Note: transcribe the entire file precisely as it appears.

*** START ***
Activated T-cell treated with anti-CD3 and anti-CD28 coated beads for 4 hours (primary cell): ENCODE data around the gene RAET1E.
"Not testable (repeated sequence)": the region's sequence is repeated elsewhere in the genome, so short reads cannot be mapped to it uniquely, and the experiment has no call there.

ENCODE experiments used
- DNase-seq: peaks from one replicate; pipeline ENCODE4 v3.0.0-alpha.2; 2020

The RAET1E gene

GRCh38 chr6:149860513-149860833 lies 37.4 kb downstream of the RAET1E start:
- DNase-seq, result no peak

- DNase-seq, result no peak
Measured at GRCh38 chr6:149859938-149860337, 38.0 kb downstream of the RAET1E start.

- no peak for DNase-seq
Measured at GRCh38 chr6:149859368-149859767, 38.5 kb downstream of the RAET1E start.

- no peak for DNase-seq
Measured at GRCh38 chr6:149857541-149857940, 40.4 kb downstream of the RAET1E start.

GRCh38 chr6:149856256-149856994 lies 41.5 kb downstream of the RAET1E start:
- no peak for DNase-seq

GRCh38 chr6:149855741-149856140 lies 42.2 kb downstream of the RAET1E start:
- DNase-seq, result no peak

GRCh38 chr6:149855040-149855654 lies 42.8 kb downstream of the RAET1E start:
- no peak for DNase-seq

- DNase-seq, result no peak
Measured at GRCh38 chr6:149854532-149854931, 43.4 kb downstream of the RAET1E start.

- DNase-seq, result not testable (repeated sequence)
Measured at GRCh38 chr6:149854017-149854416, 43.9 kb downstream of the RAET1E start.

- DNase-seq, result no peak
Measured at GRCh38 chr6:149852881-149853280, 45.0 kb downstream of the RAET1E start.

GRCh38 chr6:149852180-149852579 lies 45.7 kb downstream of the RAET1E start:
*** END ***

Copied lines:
Activated T-cell treated with anti-CD3 and anti-CD28 coated beads for 4 hours (primary cell): ENCODE data around the gene RAET1E.
"Not testable (repeated sequence)": the region's sequence is repeated elsewhere in the genome, so short reads cannot be mapped to it uniquely, and the experiment has no call there.

ENCODE experiments used
- DNase-seq: peaks from one replicate; pipeline ENCODE4 v3.0.0-alpha.2; 2020

The RAET1E gene

GRCh38 chr6:149860513-149860833 lies 37.4 kb downstream of the RAET1E start:
- DNase-seq, result no peak

- DNase-seq, result no peak
Measured at GRCh38 chr6:149859938-149860337, 38.0 kb downstream of the RAET1E start.

- no peak for DNase-seq
Measured at GRCh38 chr6:149859368-149859767, 38.5 kb downstream of the RAET1E start.

- no peak for DNase-seq
Measured at GRCh38 chr6:149857541-149857940, 40.4 kb downstream of the RAET1E start.

GRCh38 chr6:149856256-149856994 lies 41.5 kb downstream of the RAET1E start:
- no peak for DNase-seq

GRCh38 chr6:149855741-149856140 lies 42.2 kb downstream of the RAET1E start:
- DNase-seq, result no peak

GRCh38 chr6:149855040-149855654 lies 42.8 kb downstream of the RAET1E start:
- no peak for DNase-seq

- DNase-seq, result no peak
Measured at GRCh38 chr6:149854532-149854931, 43.4 kb downstream of the RAET1E start.

- DNase-seq, result not testable (repeated sequence)
Measured at GRCh38 chr6:149854017-149854416, 43.9 kb downstream of the RAET1E start.

- DNase-seq, result no peak
Measured at GRCh38 chr6:149852881-149853280, 45.0 kb downstream of the RAET1E start.

GRCh38 chr6:149852180-149852579 lies 45.7 kb downstream of the RAET1E start: